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Tarkine Drive visitor facility upgrades

17/09/2018

A tender has been advertised for upgrades to visitor sites on the Tarkine Drive.More

New improved Fortescue Bay boat ramp

14/09/2018

Work has been completed on a major upgrade of the Fortescue Bay boat ramp on the Tasman Peninsula.More

Next steps on the new Cradle Mountain visitor experience

10/09/2018

A key milestone has been reached in the project to transform Cradle Mountain into a new world-class experience with the release of the Dove Lake Viewing Shelter Development Proposal and Environmental Impact Statement (DPEIS) for public comment.More

Common Ringtail Possum, Pseudocheirus peregrinus

Ring tail possum Common ringtail possum
(Photograph by Steve Johnson)

Like all ringtail possums, the common ringtail possum has a strongly prehensile tail which acts as a fifth limb, and which is carried tightly coiled when not being used. It can be distinguished from the brushtail by the light covering of fur on its tail, as well as the white tail tip.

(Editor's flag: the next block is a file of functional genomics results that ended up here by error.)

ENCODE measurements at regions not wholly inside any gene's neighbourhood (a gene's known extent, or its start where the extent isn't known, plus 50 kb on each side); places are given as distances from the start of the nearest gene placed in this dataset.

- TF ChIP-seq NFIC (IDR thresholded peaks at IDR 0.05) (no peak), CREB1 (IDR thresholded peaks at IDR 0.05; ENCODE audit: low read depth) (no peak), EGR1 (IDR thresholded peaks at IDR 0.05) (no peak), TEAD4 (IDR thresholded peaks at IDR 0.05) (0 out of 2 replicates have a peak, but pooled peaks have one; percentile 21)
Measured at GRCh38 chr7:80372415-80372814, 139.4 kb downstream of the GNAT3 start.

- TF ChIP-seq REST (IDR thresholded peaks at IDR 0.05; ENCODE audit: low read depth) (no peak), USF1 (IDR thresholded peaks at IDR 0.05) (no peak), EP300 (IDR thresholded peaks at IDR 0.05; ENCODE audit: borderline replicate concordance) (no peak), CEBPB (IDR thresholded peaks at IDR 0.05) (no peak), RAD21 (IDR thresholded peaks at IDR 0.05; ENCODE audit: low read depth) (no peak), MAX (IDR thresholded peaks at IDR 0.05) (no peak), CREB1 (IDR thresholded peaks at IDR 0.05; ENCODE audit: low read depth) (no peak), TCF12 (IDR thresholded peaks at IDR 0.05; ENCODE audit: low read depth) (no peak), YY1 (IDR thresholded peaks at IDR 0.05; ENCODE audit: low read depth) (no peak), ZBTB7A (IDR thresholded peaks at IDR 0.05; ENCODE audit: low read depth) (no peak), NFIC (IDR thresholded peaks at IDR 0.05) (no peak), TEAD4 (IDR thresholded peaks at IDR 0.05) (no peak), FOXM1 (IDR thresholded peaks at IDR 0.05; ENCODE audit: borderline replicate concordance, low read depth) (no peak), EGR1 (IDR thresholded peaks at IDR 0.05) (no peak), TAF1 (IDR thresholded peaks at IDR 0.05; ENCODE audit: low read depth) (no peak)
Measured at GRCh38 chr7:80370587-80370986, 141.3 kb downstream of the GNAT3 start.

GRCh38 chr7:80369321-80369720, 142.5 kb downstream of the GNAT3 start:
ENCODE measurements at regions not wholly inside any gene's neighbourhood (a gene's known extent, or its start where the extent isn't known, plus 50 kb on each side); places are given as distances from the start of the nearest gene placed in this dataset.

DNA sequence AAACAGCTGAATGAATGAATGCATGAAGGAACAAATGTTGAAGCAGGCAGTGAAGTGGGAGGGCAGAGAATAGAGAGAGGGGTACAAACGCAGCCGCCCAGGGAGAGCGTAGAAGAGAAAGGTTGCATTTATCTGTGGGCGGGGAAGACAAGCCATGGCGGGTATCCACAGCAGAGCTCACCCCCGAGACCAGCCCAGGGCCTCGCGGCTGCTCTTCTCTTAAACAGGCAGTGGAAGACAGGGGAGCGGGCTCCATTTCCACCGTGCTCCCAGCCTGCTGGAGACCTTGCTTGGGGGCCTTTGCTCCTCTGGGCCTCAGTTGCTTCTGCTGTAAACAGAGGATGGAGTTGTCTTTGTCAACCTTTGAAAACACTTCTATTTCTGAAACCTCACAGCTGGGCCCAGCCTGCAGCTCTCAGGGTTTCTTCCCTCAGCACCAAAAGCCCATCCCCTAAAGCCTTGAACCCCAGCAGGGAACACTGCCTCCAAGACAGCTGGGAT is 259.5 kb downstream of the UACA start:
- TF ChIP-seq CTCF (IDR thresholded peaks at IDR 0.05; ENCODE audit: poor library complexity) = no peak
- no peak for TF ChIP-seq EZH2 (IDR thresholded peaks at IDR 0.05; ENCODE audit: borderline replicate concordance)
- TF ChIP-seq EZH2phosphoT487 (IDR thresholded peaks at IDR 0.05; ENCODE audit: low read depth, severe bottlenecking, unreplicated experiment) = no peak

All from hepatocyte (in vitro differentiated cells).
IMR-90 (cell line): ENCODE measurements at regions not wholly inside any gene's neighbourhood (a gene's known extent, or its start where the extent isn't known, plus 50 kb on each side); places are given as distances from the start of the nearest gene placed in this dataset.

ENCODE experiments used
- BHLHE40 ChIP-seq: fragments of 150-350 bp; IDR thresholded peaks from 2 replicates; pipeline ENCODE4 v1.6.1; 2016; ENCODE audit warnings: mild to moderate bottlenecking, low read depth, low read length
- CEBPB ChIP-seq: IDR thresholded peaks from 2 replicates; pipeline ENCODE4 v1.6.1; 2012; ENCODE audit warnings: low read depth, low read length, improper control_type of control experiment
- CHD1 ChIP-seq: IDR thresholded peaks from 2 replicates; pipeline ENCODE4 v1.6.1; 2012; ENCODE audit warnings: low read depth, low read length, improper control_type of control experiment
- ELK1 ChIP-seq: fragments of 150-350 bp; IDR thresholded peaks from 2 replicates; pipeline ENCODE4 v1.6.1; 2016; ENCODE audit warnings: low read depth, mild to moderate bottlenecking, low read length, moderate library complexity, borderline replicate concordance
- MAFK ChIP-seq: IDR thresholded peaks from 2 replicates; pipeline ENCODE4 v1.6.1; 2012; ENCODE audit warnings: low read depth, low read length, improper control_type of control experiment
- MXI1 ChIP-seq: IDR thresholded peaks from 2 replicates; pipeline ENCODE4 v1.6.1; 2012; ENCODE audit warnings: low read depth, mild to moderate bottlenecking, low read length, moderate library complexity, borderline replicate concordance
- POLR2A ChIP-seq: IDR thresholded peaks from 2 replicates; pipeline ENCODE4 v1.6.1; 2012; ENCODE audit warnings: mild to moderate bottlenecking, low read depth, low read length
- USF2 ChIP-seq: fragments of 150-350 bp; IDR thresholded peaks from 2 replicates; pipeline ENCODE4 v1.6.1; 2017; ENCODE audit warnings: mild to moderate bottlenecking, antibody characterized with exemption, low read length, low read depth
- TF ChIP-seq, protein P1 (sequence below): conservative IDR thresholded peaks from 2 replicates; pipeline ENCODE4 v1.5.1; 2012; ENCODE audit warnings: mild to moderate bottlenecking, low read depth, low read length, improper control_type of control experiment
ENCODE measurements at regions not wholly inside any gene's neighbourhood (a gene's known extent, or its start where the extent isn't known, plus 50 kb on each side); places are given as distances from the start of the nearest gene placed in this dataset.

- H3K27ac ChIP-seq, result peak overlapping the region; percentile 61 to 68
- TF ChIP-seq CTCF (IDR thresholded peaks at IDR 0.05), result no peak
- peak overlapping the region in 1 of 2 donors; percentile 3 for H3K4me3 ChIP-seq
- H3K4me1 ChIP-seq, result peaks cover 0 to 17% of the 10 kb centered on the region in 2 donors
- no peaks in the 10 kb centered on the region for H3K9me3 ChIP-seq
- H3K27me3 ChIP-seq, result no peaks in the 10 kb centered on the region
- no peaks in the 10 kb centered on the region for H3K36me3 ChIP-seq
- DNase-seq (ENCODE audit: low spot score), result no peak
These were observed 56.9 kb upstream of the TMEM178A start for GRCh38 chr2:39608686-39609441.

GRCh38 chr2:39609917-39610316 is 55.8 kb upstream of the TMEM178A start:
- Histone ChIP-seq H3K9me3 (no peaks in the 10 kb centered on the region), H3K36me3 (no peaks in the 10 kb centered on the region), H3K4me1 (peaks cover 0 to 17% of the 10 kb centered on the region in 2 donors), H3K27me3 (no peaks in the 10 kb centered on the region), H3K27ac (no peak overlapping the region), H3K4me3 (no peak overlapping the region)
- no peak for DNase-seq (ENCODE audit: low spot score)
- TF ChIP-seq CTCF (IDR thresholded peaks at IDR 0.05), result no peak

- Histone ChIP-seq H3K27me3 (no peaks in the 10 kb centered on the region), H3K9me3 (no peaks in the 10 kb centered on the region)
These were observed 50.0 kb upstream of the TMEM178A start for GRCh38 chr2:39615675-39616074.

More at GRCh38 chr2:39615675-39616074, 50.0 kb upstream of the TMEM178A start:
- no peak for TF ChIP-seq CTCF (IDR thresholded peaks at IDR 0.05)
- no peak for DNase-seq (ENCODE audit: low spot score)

Distribution and habitat

The common ringtail occurs along the entire length of the eastern seaboard of mainland Australia and in the south west corner of western Australia. It is widespread throughout Tasmania, where it occurs in a variety of vegetation types, especially eucalypt forests and areas of tall, dense tea-tree.

Diet

Ringtail possum footprint

The ringtail feeds on leaves, as well as flowers. The ringtail is well adapted to a diet of eucalypt leaves, apparently being capable of detoxifying the tannins and phenols in the animal's caecum (a part of the gut). The low metabolic rate of the species is believed to compensate for the relatively low energy yield of its diet.

It is strictly nocturnal and, unlike the brushtail possum, is strongly aboreal, spending little time on the ground. Spherical nests about the size of a football, called dreys, are constructed from bark and grass among the dense canopy of the understorey. The ringtail is unusual among possums in being an active nest builder.

Breeding

Females give birth between April and November, usually to two young which remain in the pouch for about four months. After this time the young often ride on the mothers back.

ringtail possum1ringtail possum2

Two colour phases of the common ringtail

(Photographs by Peter Tonelli)